I wish the presidential debates could focus on what's wrong with the status quo and solutions rather than on what one candidate thinks about another's silly remarks.
I don't want to hear Jeb Bush cajoling Donald Trump to apologize to his wife in front of millions of people. I don't want moderators to force a food fight between Trump and other candidates about whether he should have his finger on the nuclear button. I don't want them provoking a conflict between Chris Christie and Ben Carson over politicians' expediency. And I sure don't want to hear a candidate commenting on his rivals' physical appearance. This stuff is embarrassing, is unproductive and trivializes vital issues facing the nation.
Such distractions may drive ratings or serve to diminish the conservative brand — to the delight of those stirring the pot — but they don't advance the vital national discussion about the problems we're facing. People serious enough to watch these debates want to hear the candidates' positions on the issues.
There were many valuable moments Wednesday night — candidate after candidate eloquently expounded conservative principles — but there would have been many more had the goal been a substantive debate.
The overarching question in every presidential election is America's future — which of the competing visions will prevail — but the stakes are higher today. With the advance of Obamaism — the fundamental transformation of America — we must decide whether we'll have the America President Obama envisions or the one grounded in the American idea. We are no longer witnessing the slow, incremental march of socialism; we're seeing statism piloting a jet plane.
The left is pushing its vision full-bore. But will the right respond with equal vigor? To do that, we will have to come to terms with our stark choices.
Do we want:
—A handful of blindfolded central planners flailing dizzily at 300 million pinatas or the market's omniscient invisible hand, which dispassionately picks winners and losers for the good of the whole?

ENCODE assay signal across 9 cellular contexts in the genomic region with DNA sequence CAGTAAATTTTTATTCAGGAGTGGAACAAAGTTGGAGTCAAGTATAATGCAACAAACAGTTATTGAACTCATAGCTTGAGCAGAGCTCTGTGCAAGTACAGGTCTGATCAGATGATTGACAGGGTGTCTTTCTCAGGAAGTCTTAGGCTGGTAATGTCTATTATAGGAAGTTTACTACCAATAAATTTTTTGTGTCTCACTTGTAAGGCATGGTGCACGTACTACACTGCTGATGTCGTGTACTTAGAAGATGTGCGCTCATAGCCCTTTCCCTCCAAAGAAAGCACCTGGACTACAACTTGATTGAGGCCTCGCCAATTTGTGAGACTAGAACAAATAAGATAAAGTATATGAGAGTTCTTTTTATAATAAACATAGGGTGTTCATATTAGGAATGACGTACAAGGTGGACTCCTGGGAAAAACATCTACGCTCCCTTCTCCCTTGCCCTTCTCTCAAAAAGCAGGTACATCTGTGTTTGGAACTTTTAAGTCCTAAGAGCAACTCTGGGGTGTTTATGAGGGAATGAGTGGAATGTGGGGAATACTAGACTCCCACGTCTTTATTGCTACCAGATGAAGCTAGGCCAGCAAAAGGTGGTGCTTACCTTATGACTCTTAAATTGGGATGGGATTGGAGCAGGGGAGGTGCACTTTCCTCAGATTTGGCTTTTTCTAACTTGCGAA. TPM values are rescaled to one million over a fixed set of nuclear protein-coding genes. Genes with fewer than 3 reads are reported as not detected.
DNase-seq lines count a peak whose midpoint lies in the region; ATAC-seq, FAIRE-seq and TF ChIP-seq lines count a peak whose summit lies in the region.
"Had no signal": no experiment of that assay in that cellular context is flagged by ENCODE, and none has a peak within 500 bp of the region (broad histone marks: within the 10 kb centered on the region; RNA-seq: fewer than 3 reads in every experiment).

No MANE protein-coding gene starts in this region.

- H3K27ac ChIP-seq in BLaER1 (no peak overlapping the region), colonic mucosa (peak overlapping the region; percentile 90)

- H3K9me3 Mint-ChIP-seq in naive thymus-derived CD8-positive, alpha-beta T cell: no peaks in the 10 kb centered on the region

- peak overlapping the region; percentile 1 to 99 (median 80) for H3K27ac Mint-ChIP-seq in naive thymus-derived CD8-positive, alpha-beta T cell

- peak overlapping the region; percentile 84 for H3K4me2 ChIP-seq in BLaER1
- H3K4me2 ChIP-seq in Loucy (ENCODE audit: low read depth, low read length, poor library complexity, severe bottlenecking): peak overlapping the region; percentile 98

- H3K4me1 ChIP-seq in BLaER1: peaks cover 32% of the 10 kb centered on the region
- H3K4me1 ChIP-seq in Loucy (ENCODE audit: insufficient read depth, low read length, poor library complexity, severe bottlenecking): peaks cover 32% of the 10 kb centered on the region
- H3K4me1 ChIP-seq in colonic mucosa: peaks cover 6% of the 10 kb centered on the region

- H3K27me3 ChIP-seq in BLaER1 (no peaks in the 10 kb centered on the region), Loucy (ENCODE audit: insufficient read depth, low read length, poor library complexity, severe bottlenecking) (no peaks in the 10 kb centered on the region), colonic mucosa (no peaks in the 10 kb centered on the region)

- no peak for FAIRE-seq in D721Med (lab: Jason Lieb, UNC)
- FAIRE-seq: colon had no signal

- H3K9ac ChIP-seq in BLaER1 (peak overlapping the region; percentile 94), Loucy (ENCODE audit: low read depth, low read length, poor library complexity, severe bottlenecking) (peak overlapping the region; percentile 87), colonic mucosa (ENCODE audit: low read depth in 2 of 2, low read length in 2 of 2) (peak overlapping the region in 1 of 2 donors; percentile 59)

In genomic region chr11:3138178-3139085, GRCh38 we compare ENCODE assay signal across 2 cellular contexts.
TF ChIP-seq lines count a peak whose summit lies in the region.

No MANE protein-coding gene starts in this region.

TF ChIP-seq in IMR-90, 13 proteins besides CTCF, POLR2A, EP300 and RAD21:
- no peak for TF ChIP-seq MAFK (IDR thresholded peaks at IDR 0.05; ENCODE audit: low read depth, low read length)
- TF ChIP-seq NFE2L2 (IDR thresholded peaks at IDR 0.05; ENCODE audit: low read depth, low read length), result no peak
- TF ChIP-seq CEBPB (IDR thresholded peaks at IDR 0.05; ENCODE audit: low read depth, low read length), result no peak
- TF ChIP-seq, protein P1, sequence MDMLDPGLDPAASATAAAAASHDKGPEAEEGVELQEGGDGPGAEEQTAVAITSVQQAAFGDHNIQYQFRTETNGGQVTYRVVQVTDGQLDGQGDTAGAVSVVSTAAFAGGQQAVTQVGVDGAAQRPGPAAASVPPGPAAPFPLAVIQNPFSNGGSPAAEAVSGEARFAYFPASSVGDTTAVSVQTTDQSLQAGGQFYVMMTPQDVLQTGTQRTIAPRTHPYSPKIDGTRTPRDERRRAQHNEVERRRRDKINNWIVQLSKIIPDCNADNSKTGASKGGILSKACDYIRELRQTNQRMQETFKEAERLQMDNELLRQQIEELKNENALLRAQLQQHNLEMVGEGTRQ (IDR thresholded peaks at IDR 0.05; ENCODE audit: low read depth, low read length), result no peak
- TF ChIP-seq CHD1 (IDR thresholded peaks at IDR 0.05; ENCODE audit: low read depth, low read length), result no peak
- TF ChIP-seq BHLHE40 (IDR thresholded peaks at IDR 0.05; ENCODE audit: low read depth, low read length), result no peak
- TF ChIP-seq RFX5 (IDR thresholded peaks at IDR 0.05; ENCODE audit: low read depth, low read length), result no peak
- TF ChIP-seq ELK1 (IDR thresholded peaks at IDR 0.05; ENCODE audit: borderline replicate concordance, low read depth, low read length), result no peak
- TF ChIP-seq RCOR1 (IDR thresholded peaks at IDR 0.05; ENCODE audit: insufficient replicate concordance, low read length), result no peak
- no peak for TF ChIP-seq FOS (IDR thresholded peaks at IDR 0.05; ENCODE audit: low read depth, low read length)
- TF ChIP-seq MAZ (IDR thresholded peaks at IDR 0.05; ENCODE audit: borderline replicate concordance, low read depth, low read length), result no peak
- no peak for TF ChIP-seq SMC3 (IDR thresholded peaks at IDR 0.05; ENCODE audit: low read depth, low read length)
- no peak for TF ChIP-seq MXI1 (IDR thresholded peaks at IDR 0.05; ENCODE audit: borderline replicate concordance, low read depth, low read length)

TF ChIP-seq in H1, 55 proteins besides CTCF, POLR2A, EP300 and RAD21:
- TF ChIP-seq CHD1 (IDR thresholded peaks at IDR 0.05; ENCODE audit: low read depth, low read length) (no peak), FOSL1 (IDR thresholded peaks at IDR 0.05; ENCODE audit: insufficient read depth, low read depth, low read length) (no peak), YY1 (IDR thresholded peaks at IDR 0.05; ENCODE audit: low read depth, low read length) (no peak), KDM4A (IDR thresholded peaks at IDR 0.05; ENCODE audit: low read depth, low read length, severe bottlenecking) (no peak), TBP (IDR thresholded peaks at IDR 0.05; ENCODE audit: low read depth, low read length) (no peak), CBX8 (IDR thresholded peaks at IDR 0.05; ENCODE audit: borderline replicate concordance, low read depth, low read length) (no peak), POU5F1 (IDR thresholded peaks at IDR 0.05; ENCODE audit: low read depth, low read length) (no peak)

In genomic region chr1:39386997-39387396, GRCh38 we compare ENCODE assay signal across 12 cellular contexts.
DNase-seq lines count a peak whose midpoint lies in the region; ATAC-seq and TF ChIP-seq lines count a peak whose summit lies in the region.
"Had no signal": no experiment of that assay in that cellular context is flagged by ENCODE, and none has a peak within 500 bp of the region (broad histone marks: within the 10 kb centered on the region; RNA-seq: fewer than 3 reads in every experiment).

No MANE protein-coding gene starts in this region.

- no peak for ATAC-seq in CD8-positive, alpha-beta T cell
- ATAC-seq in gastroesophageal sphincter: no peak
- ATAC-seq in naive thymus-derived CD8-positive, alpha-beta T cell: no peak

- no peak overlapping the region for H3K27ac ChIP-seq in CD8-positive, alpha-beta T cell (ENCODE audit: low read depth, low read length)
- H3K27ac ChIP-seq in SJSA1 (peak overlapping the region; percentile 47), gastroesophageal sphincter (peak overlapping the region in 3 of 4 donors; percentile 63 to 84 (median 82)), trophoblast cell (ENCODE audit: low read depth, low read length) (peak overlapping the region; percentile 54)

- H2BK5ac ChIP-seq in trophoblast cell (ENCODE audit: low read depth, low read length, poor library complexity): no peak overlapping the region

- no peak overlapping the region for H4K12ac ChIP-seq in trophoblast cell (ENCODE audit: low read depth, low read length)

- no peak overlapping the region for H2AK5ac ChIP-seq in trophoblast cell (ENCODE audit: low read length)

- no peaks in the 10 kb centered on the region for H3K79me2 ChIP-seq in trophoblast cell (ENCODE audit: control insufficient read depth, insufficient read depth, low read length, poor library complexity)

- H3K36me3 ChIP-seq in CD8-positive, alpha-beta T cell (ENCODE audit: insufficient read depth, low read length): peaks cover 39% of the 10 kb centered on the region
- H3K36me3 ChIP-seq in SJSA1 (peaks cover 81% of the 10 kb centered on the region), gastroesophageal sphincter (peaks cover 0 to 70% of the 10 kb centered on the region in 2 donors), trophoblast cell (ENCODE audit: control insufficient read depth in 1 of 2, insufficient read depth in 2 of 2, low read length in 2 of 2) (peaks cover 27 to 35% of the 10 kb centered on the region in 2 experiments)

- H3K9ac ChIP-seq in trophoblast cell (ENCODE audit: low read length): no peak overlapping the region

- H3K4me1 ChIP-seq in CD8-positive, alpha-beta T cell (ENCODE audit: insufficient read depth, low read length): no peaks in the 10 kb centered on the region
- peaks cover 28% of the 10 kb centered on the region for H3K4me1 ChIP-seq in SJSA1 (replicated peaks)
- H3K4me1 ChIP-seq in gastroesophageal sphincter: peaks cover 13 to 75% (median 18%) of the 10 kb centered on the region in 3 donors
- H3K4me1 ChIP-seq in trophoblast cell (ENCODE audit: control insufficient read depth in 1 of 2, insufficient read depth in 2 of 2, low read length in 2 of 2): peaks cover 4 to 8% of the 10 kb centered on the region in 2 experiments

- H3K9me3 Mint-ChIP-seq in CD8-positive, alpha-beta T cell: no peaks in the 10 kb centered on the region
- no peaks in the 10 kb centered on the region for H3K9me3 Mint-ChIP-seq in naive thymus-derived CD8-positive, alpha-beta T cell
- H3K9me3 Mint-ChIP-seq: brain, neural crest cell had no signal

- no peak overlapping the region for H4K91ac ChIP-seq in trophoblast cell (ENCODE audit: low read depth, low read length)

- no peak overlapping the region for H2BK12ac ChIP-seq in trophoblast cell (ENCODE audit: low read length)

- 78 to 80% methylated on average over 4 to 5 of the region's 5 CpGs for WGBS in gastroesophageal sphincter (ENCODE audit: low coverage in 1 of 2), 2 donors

—Utopians punishing achievers and forcing equality of outcomes or constitutionalists promoting equality of opportunity?
—Politicians creating endless classes of victims or statesmen who will forgo demagoguery and lift everyone up?
—A Balkanized America whose ruling class dehumanizes people through identity politics and soft bigotry or an America that aspires to color- and gender-blindness?
—To leave our borders unprotected and vulnerable to invasion or to control our immigration process and encourage assimilation?
—A nation where political correctness selectively smothers free speech and religion or one that fosters our essential civil liberties?
—An America crippled by false promises of cradle-to-grave security or one grounded in liberty for all — one paralyzed by taxes and regulations or one poised for robust growth, which only freedom can bring?
—Socialized medicine, with its soaring costs and plummeting quality and choices, or free market solutions to reverse these problems?
—To bankrupt our country or to take the difficult steps to ensure its solvency?
—To surrender our sovereignty to global entities that actively oppose the American idea or to preserve our independence and remain a unique force for good throughout the world?
—An America in perpetual decline and conducting from the caboose or one that maintains peace through strength for our allies and ourselves?
There is a breathtaking contrast between the two visions, and we must ultimately unite around a candidate who recognizes the gravity of our circumstances and the urgency of implementing corrective measures. You can be sure the left fully understands the chasm that separates these visions.
I once asked whether Obama would finally change the nation enough that he would begin to like it. Apparently, we're approaching that point.
After slamming America to everyone who would listen for seven years and using and abusing every tool at his disposal to radically remold it, he's now telling us how wonderful it is.
He said: "I'm here to say that there's nothing particularly patriotic or American about talking down America, especially when we stand as one of the few sources of economic strength in the world. ... America's winning right now. America's great right now."
But no matter how much destruction he's wrought, a leftist's work is never done. He is touting his progress, all right, but he also knows he's got more mischief to make. He admitted as much when he announced he will resume community organizing when he leaves office. In this new role, he could be more of a societal menace than Jesse Jackson and Al Sharpton combined.
Our work is cut out for us. Just winning the election won't be enough. That's why we have to pay close attention and choose the person most capable and willing to fight for America's salvation. From now on, a serious discussion of the issues is nonnegotiable.